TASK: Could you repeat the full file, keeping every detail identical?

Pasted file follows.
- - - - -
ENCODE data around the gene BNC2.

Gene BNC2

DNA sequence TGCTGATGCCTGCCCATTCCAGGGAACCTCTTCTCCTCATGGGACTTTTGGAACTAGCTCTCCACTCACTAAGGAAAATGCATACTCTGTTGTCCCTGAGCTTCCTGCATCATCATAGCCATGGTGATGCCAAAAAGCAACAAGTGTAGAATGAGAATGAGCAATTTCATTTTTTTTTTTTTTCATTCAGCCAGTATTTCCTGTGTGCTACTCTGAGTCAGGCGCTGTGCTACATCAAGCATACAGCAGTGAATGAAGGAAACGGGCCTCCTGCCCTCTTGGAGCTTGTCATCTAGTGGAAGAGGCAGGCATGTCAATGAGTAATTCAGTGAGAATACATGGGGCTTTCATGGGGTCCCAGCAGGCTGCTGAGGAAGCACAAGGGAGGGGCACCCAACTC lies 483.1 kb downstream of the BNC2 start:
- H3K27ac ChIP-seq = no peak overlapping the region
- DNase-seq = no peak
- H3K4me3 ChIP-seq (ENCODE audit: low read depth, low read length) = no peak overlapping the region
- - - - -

ENCODE data around the gene BNC2.

Gene BNC2

DNA sequence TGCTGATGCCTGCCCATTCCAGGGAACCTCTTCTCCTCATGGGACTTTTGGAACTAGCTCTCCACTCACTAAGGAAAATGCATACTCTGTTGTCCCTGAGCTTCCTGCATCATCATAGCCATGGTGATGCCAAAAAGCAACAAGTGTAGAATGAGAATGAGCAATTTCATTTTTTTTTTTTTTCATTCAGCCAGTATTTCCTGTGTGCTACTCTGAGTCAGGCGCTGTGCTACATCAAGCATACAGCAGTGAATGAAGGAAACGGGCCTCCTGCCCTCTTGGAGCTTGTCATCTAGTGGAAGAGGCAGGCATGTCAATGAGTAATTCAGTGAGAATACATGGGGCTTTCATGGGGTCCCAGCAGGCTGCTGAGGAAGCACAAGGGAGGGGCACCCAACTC lies 483.1 kb downstream of the BNC2 start:
- H3K27ac ChIP-seq = no peak overlapping the region
- DNase-seq = no peak
- H3K4me3 ChIP-seq (ENCODE audit: low read depth, low read length) = no peak overlapping the region